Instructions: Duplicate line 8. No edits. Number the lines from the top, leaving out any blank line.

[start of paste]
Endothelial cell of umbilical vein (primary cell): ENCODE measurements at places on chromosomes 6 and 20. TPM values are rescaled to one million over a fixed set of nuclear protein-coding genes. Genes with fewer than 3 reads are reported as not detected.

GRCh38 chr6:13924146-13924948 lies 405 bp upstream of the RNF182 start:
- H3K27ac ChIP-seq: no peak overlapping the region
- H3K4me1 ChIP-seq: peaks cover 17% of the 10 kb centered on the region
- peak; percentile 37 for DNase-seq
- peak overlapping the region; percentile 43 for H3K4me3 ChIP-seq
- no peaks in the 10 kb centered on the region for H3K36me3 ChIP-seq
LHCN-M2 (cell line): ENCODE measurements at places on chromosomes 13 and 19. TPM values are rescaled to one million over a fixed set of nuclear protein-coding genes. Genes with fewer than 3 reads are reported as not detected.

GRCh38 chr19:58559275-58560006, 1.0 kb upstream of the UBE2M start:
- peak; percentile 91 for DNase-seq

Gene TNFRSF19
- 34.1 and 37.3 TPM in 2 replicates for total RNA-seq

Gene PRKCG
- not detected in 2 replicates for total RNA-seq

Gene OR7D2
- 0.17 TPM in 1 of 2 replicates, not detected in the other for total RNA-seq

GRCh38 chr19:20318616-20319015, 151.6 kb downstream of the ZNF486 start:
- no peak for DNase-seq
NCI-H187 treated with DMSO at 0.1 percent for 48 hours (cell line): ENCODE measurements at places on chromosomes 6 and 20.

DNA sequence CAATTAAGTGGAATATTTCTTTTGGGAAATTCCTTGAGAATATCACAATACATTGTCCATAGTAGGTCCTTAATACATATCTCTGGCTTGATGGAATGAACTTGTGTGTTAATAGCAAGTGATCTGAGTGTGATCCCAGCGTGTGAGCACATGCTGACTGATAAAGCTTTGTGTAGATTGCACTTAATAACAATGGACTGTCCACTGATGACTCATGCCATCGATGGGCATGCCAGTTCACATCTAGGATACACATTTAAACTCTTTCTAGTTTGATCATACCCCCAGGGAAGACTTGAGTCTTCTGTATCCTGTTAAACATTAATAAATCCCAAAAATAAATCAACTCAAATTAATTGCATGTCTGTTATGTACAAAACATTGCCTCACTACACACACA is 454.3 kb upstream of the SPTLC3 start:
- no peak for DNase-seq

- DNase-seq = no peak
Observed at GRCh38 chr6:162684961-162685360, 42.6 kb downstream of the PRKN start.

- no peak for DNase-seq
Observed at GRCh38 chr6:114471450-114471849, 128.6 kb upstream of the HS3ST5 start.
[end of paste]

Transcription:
LHCN-M2 (cell line): ENCODE measurements at places on chromosomes 13 and 19. TPM values are rescaled to one million over a fixed set of nuclear protein-coding genes. Genes with fewer than 3 reads are reported as not detected.